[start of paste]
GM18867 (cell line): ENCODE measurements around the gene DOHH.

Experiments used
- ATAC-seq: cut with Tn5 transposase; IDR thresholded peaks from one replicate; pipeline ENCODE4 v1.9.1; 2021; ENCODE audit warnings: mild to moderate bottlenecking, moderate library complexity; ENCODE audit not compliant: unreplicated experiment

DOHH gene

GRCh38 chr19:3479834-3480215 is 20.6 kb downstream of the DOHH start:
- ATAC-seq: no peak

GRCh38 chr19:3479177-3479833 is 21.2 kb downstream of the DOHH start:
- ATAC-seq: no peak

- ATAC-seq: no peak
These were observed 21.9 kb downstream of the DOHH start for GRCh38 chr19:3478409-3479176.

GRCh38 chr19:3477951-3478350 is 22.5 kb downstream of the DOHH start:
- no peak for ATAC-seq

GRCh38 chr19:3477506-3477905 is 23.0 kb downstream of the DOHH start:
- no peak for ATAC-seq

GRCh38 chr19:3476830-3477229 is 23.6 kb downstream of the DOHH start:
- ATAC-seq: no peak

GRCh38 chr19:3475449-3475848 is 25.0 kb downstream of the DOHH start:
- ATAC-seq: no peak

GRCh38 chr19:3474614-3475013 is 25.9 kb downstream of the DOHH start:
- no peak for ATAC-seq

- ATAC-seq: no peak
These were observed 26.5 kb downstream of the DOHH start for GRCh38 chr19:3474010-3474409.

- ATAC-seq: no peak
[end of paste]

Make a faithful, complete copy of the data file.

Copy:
GM18867 (cell line): ENCODE measurements around the gene DOHH.

Experiments used
- ATAC-seq: cut with Tn5 transposase; IDR thresholded peaks from one replicate; pipeline ENCODE4 v1.9.1; 2021; ENCODE audit warnings: mild to moderate bottlenecking, moderate library complexity; ENCODE audit not compliant: unreplicated experiment

DOHH gene

GRCh38 chr19:3479834-3480215 is 20.6 kb downstream of the DOHH start:
- ATAC-seq: no peak

GRCh38 chr19:3479177-3479833 is 21.2 kb downstream of the DOHH start:
- ATAC-seq: no peak

- ATAC-seq: no peak
These were observed 21.9 kb downstream of the DOHH start for GRCh38 chr19:3478409-3479176.

GRCh38 chr19:3477951-3478350 is 22.5 kb downstream of the DOHH start:
- no peak for ATAC-seq

GRCh38 chr19:3477506-3477905 is 23.0 kb downstream of the DOHH start:
- no peak for ATAC-seq

GRCh38 chr19:3476830-3477229 is 23.6 kb downstream of the DOHH start:
- ATAC-seq: no peak

GRCh38 chr19:3475449-3475848 is 25.0 kb downstream of the DOHH start:
- ATAC-seq: no peak

GRCh38 chr19:3474614-3475013 is 25.9 kb downstream of the DOHH start:
- no peak for ATAC-seq

- ATAC-seq: no peak
These were observed 26.5 kb downstream of the DOHH start for GRCh38 chr19:3474010-3474409.

- ATAC-seq: no peak